The West Midlands Combined Authority was officially launched at its AGM on 10 June. It confirmed the lack of democracy and public participation that BATC has criticised before:
- The CA Board – a white men’s club holds the power
- The exclusion of workers and their unions, the users of services, and local communities
- The WMCA Overview and Scrutiny Committee isn’t capable of holding the CA to account
- Public Consultation, but no dialogue and debate
Much of the agenda was taken up with the Governance proposals in the first 100 or so pages of the 305 page document pack (The rest of the 305 page pack comprises documents that I commented on in my BATC article ‘New WMCA documents and new consultation – why is Birmingham Council keeping it secret?’, 28 May. The pack is at https://westmidlandscombinedauthority.org.uk/committee-papers/west-midlands-combined-authority-board-june-10th/)
The WMCA Board – a white men’s club holds the power
The WMCA Board consists of two councillors from each of the 7 Constituent Members of the CA. Birmingham’s members are John Clancy and Ian Ward. They each have a substitute: Brett O’Reilly and Stewart Stacey respectively.
The first thing that strikes you is that they are all male and white. I am sure if they were asked they would say that of course there are many capable female and minority ethnic councillors in the Birmingham Labour group but these four, who happen to be white and male, were thought to be the best choice. But the problem arises when all the other CA councils – and the 3 LEPs – make the same sort of choice- and they have. All 20 Members of the Board named so far (Sandwell’s haven’t been announced yet) are male and the large majority, if not all, are white.
This is how individual political choices combine to become systemic gender and ethnic discrimination, creating a leadership of the CA which, far from reflecting the diversity of the population of the West Midlands, accurately reflects and reproduces the patterns of gender and racial inequality that disfigure our society.
The exclusion of workers and their unions, the users of services, and local communities
BATC has frequently commented on the lack of democratic participation in the WMCA. Now we can see who are the members of the various CA bodies, and it dramatically confirms how workers and their unions, the users of services, and local communities are excluded from any direct participation in decision-making.
Let’s take some of the key CA bodies. First, the Strategic Economic Plan (SEP) Board (it begins on p48 of the pack). These are its members:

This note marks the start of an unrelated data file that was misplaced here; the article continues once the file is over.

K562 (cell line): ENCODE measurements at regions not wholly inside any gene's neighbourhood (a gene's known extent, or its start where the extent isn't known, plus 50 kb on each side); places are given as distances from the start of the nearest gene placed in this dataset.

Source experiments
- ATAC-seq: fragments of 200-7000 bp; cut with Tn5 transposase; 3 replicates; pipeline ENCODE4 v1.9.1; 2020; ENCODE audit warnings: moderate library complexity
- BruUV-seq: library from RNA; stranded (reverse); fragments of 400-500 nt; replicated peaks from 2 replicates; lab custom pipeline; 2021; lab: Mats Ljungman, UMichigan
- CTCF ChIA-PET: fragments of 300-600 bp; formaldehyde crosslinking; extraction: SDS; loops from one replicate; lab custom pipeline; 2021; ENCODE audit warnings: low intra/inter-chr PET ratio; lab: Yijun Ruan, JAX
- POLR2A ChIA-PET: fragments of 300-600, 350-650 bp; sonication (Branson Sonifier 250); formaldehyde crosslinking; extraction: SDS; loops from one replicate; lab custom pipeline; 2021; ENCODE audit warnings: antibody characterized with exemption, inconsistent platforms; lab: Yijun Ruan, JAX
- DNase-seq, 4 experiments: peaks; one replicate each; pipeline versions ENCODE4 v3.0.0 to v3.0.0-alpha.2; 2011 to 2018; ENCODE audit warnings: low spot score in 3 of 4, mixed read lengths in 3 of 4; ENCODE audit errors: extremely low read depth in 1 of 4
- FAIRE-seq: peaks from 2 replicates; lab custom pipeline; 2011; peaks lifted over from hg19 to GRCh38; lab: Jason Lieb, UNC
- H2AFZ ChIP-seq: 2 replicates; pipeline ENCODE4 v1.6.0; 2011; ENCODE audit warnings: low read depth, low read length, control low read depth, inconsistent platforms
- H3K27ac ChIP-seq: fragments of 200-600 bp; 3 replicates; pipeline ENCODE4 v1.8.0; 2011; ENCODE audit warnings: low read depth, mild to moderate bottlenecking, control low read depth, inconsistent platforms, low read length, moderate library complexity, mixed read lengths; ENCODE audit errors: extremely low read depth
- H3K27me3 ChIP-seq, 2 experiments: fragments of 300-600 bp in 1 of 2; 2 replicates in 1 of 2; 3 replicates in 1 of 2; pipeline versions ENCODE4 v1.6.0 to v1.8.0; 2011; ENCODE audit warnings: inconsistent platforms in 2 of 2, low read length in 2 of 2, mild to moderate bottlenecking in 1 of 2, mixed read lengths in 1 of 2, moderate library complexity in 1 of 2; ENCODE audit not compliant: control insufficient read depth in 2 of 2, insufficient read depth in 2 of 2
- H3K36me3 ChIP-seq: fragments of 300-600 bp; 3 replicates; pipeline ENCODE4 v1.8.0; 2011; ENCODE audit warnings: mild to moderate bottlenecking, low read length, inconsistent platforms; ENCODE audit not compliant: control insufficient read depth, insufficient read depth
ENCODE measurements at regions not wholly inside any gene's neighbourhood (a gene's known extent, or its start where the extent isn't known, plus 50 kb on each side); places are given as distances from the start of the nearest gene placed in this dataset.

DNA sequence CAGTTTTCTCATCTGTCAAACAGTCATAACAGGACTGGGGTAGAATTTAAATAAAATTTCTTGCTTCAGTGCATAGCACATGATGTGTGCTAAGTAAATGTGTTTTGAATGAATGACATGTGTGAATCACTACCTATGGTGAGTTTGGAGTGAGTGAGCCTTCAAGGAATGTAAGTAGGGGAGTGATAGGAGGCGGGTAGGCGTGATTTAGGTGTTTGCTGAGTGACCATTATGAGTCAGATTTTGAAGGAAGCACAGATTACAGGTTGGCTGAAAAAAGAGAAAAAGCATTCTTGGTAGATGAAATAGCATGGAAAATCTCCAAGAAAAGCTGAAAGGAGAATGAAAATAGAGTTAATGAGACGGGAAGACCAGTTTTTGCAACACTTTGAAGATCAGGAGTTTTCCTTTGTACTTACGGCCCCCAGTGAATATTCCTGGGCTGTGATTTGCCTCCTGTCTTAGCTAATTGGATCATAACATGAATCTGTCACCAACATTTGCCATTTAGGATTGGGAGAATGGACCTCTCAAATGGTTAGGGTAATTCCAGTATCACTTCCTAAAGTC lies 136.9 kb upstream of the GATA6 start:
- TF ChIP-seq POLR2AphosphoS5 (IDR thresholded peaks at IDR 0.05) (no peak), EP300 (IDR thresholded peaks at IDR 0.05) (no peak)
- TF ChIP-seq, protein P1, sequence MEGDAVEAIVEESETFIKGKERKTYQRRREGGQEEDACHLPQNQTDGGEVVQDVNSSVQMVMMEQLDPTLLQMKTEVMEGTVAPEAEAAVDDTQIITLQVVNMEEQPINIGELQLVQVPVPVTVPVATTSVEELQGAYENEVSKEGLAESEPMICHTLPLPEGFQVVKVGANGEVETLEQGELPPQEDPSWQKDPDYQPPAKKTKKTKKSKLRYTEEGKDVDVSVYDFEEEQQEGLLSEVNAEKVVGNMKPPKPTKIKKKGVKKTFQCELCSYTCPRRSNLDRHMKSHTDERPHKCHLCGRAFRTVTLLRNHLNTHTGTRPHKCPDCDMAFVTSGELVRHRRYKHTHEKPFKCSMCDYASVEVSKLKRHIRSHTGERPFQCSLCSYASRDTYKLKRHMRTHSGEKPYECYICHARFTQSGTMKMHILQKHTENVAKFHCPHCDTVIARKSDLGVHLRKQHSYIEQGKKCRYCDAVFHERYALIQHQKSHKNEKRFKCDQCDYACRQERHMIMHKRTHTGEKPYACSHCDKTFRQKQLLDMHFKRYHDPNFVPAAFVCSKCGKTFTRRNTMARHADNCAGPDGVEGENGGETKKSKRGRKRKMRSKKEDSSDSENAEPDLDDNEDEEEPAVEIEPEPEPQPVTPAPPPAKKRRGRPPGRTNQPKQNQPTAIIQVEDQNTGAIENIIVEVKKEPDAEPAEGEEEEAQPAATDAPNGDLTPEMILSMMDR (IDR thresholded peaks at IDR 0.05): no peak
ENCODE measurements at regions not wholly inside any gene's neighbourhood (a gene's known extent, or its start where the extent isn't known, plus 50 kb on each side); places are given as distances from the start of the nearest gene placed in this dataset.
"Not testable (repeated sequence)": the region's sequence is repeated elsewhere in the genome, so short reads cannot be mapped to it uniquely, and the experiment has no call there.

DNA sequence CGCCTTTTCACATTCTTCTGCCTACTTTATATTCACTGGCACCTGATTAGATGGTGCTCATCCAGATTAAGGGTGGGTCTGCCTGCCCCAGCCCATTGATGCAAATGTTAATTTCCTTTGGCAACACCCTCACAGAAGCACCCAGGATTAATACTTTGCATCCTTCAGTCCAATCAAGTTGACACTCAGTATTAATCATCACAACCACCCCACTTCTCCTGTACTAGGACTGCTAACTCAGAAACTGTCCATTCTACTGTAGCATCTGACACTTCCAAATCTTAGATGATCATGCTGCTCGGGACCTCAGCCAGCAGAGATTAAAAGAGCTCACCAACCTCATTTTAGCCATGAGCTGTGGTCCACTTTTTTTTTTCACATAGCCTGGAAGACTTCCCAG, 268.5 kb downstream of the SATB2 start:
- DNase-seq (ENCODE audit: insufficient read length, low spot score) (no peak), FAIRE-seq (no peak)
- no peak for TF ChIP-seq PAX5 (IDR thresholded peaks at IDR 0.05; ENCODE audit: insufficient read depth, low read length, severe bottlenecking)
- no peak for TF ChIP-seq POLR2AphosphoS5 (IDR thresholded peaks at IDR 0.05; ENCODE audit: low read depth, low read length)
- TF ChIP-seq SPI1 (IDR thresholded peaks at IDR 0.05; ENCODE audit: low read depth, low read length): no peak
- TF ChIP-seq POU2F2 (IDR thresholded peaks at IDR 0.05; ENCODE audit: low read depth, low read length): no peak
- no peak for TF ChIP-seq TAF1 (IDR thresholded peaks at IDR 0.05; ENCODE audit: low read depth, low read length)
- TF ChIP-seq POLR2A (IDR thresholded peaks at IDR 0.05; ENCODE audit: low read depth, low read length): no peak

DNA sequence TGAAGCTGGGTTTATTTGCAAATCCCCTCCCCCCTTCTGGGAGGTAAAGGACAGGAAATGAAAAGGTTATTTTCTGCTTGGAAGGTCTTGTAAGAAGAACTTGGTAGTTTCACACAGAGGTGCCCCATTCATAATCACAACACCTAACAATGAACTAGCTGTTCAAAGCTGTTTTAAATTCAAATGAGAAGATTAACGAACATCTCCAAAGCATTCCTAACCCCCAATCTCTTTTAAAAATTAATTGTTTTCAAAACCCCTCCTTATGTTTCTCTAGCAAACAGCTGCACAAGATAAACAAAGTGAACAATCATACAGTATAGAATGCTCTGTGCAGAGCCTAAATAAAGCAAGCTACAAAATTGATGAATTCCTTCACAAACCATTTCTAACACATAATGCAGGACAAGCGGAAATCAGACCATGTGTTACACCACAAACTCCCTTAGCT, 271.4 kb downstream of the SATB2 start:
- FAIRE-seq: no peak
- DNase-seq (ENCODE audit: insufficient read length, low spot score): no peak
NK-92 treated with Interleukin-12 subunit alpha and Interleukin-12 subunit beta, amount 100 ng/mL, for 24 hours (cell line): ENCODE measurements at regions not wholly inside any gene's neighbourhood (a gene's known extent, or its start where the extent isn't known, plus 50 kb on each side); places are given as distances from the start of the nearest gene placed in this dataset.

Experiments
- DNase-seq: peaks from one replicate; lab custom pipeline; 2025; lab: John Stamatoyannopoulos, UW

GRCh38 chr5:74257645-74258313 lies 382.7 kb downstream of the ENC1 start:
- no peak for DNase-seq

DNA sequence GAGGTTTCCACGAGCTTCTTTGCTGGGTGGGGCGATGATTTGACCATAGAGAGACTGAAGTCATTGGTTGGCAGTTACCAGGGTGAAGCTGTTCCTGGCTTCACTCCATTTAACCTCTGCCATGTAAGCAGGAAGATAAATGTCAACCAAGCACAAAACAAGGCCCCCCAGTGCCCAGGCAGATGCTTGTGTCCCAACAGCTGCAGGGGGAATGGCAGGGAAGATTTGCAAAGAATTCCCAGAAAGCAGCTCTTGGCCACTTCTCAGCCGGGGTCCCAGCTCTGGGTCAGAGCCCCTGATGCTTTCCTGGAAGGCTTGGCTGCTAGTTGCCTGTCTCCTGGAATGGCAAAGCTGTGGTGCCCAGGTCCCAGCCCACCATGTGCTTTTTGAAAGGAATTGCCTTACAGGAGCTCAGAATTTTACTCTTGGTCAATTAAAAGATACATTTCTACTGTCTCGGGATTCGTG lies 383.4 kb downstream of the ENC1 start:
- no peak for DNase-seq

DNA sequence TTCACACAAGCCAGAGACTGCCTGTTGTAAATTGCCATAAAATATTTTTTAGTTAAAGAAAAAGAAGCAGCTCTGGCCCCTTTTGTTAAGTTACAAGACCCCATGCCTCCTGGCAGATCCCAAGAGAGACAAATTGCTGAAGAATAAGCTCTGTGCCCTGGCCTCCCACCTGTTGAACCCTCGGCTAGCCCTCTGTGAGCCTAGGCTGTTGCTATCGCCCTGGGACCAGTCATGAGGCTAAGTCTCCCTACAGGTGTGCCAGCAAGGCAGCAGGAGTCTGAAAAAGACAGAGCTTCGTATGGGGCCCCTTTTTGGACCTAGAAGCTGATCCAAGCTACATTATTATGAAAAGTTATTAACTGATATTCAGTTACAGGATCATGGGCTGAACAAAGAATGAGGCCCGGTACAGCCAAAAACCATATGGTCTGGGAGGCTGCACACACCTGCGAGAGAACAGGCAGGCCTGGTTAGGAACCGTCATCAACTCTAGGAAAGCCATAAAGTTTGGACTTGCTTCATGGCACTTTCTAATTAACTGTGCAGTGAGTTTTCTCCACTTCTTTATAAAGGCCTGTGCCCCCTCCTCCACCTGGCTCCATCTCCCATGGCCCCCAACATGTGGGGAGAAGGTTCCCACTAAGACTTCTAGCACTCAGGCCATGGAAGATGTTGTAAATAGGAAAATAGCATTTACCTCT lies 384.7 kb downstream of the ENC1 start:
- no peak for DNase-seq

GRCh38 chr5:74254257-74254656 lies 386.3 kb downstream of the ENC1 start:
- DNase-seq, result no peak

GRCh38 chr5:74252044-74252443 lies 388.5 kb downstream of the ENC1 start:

- One Leader of a Constituent Council from each Local Enterprise Partnership (LEP) area
- Chairs of the 3 LEPs within the Combined Authority Area (one of whom will chair the Board)
- One Leader of a Non-Constituent Council within the Coventry and Warwickshire LEP areas
- One Leader of a Non-Constituent Council within the Birmingham and Solihull LEP area
One of its functions is to “Ensure that appropriate consultation and engagement is taking place with:
- individual LEPs and councils
- Government Ministers and Departments
- key stakeholders including the business community, neighbouring LEPs and MPs.”
No place for representatives of unions, users and communities on the Board, or engagement with them as ‘key stakeholders’.
The Strategic Economic Plan (SEP) Board is supported by the Productivity and Skills Commission (p85). Is that any more inclusive? No: it comprises just “Eight Commissioners … appointed from the private sector across a number of our priority industries, educational sectors and bodies.” And it will “Be led by Business Leaders “.
The Productivity and Skills Commission is itself supported by the Productivity Working Group (p79). Is that any more inclusive than the Strategic Economic Plan (SEP) Board and the Productivity and Skills Commission? Again the answer is no: its Members are
- Chief Executive of the Combined Authority
- Chief Executive of Metropolitan Borough Council
- 3 Local Enterprise Partnership representatives (LEPs)
- District representative
What about the Advisers?
- Black Country Consortium Chief Executive
- Skills and Education representative
- Land Commission representative
- Economic Development expert
- Economic Data and Dynamic Economic Impact Model Representative
- Public Service Reform representative
So in short the three key committees of the WMCA whose role is economic development have not a single place for representatives either of the workers who actually create economic wealth or of the local communities which are supposed to benefit from it.
Let us look at another key body, the Public Service Reform Board (p53):
The role of the Board is to ensure the successful delivery of a Public Service Reform programme. The Board will be responsible for investment, decision making, strategy and risk for Public Service Reform in the West Midlands.
Its Members are
- Local Enterprise Partnership (LEP) representatives
- Public Sector Partners
The phrase “Public Sector Partners” occurs several times in the documents, but there is no explanation of who they might be, and whether they might include those who actually work providing public services, and their unions, or those who are the users of public services.